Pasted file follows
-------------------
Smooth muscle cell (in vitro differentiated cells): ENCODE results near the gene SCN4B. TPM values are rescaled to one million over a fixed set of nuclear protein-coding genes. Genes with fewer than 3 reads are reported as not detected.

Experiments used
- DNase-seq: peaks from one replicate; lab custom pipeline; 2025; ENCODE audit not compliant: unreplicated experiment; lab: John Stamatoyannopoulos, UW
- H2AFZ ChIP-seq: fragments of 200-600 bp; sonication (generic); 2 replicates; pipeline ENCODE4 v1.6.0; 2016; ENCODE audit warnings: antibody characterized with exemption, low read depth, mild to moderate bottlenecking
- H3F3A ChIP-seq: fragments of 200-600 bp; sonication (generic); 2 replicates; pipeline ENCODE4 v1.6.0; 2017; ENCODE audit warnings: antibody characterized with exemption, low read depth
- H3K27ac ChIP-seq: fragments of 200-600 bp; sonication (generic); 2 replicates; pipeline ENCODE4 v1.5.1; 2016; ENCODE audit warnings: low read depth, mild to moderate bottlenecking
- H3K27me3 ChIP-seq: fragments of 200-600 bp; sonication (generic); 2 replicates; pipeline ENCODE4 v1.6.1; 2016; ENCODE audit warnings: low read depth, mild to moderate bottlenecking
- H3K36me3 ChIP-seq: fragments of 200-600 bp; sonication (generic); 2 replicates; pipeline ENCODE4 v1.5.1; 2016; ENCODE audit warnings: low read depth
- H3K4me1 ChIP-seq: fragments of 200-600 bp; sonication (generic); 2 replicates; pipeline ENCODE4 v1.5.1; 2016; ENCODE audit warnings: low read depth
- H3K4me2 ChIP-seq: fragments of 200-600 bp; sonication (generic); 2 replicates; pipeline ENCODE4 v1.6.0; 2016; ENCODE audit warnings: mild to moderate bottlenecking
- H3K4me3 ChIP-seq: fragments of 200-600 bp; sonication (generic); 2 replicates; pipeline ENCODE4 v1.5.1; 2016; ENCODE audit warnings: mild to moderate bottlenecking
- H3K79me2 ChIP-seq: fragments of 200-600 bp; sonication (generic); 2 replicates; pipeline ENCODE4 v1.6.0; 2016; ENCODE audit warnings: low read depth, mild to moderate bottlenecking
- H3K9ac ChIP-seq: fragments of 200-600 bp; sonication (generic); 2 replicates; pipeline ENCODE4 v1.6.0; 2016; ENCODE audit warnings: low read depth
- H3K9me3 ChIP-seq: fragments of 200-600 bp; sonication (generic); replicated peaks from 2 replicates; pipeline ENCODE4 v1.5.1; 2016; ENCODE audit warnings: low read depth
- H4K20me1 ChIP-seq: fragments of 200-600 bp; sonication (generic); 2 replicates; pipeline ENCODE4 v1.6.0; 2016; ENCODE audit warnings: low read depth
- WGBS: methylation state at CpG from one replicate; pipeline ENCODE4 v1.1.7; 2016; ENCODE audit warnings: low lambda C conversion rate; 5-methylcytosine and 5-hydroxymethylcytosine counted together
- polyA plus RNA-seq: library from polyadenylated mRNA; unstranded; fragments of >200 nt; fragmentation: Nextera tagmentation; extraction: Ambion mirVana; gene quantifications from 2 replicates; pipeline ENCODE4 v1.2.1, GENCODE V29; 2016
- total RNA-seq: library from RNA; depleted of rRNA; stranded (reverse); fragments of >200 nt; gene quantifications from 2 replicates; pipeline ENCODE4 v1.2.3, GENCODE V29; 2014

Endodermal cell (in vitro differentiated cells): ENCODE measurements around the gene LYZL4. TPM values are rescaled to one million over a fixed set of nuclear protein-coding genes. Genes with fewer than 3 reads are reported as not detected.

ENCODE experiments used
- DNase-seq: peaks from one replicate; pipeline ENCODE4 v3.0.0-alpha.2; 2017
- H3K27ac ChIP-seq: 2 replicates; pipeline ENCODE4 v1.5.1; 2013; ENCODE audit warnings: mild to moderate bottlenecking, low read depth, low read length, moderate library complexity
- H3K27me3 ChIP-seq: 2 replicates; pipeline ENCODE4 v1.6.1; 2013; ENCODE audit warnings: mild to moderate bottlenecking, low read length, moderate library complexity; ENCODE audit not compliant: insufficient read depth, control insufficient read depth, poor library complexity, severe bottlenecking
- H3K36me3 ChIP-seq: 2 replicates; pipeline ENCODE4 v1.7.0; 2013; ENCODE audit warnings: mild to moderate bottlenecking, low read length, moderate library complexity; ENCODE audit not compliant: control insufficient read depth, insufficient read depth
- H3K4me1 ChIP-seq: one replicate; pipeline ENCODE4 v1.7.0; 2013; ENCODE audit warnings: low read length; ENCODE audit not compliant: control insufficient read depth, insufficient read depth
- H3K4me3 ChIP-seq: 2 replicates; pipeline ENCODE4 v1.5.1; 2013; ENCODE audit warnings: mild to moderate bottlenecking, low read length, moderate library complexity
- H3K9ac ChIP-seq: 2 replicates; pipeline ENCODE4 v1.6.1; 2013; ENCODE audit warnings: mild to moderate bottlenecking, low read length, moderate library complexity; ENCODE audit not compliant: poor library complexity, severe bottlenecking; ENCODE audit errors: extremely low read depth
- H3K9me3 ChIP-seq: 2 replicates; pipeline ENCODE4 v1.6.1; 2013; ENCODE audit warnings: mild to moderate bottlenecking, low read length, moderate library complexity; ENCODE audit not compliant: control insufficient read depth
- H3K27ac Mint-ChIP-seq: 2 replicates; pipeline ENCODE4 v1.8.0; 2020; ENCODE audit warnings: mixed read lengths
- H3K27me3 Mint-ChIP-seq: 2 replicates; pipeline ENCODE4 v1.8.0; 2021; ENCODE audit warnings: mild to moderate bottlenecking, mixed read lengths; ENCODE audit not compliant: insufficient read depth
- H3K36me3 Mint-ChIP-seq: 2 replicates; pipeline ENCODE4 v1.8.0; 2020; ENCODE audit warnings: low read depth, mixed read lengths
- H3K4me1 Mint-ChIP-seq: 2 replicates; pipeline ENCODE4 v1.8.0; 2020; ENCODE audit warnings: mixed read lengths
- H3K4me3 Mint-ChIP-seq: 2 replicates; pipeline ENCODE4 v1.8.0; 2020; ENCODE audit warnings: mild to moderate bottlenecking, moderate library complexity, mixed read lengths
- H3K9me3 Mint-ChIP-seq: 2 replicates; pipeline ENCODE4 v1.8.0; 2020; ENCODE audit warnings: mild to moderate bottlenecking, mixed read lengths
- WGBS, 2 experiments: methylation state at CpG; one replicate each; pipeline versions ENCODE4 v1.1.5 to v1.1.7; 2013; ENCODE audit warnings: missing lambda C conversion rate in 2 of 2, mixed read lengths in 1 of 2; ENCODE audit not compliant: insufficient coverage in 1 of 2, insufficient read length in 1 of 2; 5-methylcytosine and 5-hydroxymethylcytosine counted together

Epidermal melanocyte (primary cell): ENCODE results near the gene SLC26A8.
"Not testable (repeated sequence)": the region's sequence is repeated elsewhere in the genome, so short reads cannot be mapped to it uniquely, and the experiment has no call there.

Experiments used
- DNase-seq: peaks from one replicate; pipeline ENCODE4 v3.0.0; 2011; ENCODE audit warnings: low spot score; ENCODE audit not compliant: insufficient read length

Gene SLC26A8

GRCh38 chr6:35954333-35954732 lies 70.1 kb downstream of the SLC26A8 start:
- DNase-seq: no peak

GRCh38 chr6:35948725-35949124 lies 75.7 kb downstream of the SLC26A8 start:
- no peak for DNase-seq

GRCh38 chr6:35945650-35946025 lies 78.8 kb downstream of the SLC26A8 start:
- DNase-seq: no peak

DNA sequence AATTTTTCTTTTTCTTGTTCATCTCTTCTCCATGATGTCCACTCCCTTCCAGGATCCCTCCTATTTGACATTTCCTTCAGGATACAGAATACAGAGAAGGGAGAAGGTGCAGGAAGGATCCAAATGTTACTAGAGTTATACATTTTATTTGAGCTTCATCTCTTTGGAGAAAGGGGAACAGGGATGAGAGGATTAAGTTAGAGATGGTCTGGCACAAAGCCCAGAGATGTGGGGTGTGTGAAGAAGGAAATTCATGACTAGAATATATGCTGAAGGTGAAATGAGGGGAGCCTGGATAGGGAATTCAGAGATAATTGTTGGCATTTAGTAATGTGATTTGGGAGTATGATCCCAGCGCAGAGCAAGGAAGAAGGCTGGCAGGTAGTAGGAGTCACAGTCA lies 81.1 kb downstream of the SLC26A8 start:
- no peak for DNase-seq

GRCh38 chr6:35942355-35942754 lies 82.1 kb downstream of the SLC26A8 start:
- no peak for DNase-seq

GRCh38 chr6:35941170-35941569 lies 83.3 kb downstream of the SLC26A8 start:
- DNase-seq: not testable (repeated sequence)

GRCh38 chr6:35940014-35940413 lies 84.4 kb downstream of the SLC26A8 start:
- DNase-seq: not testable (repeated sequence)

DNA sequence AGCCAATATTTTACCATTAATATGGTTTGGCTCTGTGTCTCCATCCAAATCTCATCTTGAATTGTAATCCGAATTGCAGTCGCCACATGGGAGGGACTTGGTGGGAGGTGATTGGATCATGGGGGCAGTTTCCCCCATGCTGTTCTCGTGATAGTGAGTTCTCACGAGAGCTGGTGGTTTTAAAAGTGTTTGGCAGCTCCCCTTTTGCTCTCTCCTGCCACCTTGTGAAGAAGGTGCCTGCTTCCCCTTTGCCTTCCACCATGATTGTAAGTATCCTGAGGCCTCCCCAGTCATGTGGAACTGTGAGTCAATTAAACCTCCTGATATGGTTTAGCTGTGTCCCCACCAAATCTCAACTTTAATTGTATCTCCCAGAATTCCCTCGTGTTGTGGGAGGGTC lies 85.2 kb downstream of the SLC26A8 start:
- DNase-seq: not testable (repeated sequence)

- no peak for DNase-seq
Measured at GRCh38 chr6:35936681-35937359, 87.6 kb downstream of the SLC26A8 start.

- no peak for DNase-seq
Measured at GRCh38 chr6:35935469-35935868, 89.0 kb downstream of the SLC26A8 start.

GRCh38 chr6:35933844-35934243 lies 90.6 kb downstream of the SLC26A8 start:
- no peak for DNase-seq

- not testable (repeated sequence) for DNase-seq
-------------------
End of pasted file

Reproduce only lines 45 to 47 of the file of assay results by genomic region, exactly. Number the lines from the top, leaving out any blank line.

GRCh38 chr6:35945650-35946025 lies 78.8 kb downstream of the SLC26A8 start:
- DNase-seq: no peak

DNA sequence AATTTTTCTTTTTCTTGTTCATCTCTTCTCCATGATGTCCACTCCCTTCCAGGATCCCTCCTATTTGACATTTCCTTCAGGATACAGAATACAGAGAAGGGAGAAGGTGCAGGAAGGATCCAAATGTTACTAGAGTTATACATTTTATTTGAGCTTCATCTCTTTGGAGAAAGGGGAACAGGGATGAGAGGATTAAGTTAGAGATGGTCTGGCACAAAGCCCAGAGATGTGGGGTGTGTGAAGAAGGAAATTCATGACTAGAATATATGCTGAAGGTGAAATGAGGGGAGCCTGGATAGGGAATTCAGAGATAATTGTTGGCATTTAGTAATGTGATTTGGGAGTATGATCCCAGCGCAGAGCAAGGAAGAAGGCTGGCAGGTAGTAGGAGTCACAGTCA lies 81.1 kb downstream of the SLC26A8 start: